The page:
[The Campden Hill Club, London.] Three manuscript volumes, comprising minute book, day book and visitors book to the Club's exhibition at Leighton House, with signature of Duncan Grant, Roy Plomley and others.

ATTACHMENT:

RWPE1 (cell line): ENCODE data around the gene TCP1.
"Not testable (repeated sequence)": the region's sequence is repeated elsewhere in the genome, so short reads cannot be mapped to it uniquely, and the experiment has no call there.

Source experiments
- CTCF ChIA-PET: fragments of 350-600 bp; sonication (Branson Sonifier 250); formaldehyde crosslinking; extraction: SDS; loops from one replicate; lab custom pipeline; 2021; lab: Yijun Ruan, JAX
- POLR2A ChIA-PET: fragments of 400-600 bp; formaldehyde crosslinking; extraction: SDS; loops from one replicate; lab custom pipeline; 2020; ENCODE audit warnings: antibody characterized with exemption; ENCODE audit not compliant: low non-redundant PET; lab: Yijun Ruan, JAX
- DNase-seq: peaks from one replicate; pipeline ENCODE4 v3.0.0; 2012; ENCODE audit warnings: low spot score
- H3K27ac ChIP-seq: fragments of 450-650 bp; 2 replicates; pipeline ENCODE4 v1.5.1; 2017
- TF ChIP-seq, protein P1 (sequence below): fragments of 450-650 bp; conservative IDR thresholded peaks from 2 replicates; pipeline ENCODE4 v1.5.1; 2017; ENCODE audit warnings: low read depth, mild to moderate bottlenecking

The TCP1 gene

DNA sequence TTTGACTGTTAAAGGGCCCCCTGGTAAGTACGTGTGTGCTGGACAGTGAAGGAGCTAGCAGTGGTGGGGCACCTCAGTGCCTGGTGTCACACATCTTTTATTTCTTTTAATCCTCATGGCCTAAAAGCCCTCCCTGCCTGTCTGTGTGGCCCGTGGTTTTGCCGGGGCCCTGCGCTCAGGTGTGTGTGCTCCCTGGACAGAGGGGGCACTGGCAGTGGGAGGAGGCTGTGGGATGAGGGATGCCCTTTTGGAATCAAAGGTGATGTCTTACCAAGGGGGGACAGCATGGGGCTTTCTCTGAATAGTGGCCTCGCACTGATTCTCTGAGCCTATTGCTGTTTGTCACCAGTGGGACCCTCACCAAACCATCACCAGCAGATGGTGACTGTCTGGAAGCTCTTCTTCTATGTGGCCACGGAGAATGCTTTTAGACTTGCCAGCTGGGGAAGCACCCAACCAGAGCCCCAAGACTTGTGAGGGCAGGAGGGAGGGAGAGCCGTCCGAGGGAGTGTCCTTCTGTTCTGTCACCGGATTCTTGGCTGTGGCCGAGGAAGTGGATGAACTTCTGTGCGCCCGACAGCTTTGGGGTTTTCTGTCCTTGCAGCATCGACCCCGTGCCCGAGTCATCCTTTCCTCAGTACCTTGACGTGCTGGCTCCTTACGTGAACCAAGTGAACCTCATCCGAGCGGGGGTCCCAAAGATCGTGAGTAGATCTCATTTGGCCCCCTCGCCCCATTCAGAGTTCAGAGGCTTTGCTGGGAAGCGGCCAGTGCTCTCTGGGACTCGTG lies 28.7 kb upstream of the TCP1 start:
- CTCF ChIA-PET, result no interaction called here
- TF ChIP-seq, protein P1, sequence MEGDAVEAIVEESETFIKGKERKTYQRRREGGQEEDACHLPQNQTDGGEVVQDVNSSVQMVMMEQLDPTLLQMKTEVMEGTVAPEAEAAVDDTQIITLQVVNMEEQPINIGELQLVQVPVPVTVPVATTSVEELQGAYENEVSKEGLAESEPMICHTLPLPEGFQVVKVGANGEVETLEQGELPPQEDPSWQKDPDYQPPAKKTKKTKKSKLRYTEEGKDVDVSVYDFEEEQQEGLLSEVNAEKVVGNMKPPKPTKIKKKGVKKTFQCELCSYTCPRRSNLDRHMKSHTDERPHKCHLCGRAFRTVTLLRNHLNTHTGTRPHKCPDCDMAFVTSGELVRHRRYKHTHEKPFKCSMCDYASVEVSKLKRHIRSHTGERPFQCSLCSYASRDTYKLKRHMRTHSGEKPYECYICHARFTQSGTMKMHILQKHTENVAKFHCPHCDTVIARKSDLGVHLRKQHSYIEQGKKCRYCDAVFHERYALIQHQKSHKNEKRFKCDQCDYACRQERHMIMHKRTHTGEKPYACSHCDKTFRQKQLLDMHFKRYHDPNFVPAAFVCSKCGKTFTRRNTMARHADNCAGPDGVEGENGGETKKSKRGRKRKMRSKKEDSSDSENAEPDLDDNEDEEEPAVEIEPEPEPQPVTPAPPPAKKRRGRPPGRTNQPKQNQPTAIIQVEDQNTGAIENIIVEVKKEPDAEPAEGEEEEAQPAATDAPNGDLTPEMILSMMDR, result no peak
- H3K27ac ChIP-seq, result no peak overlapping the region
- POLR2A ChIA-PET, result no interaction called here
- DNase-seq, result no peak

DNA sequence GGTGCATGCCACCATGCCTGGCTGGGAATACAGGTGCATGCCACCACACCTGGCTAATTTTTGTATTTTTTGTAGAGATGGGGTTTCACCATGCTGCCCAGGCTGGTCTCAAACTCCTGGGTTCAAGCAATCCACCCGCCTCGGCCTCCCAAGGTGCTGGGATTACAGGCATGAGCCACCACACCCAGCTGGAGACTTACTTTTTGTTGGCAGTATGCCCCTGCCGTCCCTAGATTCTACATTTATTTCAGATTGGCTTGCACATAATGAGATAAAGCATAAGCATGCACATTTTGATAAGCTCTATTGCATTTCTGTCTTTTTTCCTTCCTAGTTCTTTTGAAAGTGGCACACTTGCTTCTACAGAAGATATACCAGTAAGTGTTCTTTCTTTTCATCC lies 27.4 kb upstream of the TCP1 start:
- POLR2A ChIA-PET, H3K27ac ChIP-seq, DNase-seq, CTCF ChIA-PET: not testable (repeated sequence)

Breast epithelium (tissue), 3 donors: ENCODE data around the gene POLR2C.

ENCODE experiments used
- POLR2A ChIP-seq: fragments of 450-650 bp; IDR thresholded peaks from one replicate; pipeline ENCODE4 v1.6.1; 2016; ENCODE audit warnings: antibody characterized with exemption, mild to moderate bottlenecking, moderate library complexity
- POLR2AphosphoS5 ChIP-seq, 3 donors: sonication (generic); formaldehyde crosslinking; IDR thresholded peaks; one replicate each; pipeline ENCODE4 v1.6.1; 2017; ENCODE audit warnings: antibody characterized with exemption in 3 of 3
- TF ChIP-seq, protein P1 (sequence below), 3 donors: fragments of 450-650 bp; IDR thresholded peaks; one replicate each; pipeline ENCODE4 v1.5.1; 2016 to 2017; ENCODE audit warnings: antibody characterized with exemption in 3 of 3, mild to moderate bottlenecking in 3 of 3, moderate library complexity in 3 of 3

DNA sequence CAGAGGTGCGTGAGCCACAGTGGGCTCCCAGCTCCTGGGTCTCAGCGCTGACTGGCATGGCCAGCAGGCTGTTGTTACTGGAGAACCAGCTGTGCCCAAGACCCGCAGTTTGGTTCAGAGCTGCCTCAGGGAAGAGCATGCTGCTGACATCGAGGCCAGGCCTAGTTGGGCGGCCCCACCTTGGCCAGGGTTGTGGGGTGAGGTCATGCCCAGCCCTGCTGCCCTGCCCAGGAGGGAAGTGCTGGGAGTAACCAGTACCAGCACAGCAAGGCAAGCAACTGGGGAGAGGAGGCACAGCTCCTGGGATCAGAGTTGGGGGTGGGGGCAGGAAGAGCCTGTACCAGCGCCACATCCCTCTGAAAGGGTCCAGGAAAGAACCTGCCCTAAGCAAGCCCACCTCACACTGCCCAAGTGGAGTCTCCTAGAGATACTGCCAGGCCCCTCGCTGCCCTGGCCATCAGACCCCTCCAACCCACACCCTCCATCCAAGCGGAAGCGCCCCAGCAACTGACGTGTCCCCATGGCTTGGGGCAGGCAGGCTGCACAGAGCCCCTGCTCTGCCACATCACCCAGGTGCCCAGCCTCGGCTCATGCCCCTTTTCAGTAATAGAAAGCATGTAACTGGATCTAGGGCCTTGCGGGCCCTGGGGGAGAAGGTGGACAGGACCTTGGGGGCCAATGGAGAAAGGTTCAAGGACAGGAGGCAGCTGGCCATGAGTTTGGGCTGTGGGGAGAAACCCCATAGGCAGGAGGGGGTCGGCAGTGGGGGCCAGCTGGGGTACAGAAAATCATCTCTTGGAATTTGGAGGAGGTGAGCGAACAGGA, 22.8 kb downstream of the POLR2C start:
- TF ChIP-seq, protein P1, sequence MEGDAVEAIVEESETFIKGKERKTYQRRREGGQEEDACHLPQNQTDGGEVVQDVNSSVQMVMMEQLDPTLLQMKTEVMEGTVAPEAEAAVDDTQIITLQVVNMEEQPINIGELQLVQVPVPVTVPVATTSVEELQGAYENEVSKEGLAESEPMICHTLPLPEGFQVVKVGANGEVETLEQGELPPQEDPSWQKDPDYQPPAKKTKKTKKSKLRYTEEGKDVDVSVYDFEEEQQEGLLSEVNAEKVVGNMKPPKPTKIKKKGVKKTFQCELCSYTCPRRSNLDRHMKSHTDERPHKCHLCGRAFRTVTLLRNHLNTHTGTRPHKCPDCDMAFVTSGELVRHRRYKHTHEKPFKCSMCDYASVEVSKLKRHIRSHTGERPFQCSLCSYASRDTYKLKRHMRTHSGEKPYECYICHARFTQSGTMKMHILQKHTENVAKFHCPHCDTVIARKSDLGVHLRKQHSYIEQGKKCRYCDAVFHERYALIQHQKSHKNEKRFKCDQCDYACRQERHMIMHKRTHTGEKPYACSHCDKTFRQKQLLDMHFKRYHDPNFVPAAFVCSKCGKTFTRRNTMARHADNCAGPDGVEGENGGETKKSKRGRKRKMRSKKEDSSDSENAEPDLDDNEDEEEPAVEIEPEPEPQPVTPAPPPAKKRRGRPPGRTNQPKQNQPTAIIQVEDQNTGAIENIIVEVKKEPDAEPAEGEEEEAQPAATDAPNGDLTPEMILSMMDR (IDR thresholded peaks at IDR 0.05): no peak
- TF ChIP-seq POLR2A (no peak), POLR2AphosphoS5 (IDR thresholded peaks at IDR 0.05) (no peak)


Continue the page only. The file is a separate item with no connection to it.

The Campden Hill Club was founded in 1907, 'in affectionate memory of Byam Shaw, and as a tribute to his teaching', and comprised, according to the Studio magazine in 1922, 'mainly of past and present students of the Byam Shaw and Vicat Cole School of Art, with which it keeps closely and stimulatingly in touch'. The three items are in good condition, on lightly-aged paper, in worn bindings. ONE (Visitors Book, 1958-1976): 190pp., 4to. Ruled notebook bound in red cloth, with 'Visitors' stamped in gilt on the front cover. Signed by the visitors to the Club's annual Leighton House exhibitions, from 1958 to 1976. There are occasional pencil notes by invigilators, relating to matters including the sale of pictures and programmes (one signatory is described as 'ex Byam Shaw student from Etheopia [sic]'). Among the mass of names and addresses are those of Duncan Grant (address, 'Firle Lewes', on 24 June 1964), the radio presenter Roy Plomley (several), dancer Derra de Moroda, artists John Vicat Cole and Asphodel Fleischman, Rowland Watson of Strawberry Hill, 'Dorothy Carrington' (possibly the traveller, who was however long settled on Ajaccio at the time of the exhibition) and members of Byam Shaw's family. TWO (Minute Book, 1946-1958): 130pp., 4to. Quarter bound with black leather spine and red cloth covers. In manuscript on front pastedown: 'No. 4 | The Campden Hill Club | Minute Book (4) | January 1946.' Around 70 items inserted (mostly tipped-in), including mimeographed typed annual reports and circulars (the latter on the Club's letterhead), and printed exhibition programmes (with details of paintings exhibited), financial accounts and list of members. As a result of the war, the 'activities of the Club were suspended for five years', and the volume begins on its resumption in 1946, the Club's president Sir George Clausen having died in the interim. Each set of manuscript minutes is preceded by the names of those present and by an 'agenda' (the first, for example, reading: '1. The Minutes. | 2. Election of Officers | 3. To fill vacancies on the Committee, and such other business as may occur.'). Each set of minutes is signed off and dated by Montmorency. The first set is for the annual general meeting, 28 February 1946. The volume ends with the minutes of a committee meeting on 9 May 1957, including suggestions for the Club's new president ('(1) Mr. James Gunn by the Chairman | (2) Sir William Russell Flint by Mr. Fisher | (3) Lord Methuen by Miss Borradaile'). A list of 'Life Meetings' (held at members' studios) runs on the versos. THREE (Day Book, 1956-1972): 68pp., small 4to, on 68 rectos, with further notes in pencil and ink on a number of versos (including the names and dates of 'Members in Charge of the Exhibition'). In ruled notebook with green boards and spine. In a variety of hands (a page of entries from 1961 is headed 'Notes by A. C. Tatham'). Remains of label on front board reads: 'Campden Hill Club | Day Bo | <...>'. Of the nature of a diary, apparently the work of the secretary, recording matter relating to the club (Montmorency features as 'Monty'), including the arranging of exhibitions at Leighton House, preparation of catalogues, and payment of expenses. The first entry dates from 1956, and reads: 'Wrote to Monier-Williams about my expenses being so large £6. 6. 11. for the year, asked him if he could explain it. | Wrote out rough copy of minutes of General Meeting on Jan. 26.' On 2 June 1957: 'Heard from Lord Methuen, saying by his doctor's advice, he has to give up all London engagements & therefore cannot be President of the Club.' The following entry, for 26 June 1957, is long, but the tone is typical: 'Hanging Committee met at Leighton House at 10. John Cole, Mrs. Croft, Mrs. de Montmorency, Stef Fisher, Guy Worsdell, M. de Montmorency (Ex Officio) | There were few enough oils to be hung in one row in the bigger Gallery. The water-colours had to be hung more closely (in two rows usually) in the other Gallery. | Stiles' men came punctually at 11.30. (N.B. it would not have been too soon for them if they had come at 11.) They went on working till 5.30, but the watercolours were not finished, partly owing to the fact that there were some window cartoons which had to be hung on battens. | I finished numbering the pictures and labels, & did some of the writing out of the catalogue. I finished off in my studio later (I had left the Gallery about 6.15)'. The volume ends with a couple of lines on the 'Exhibition 1972'.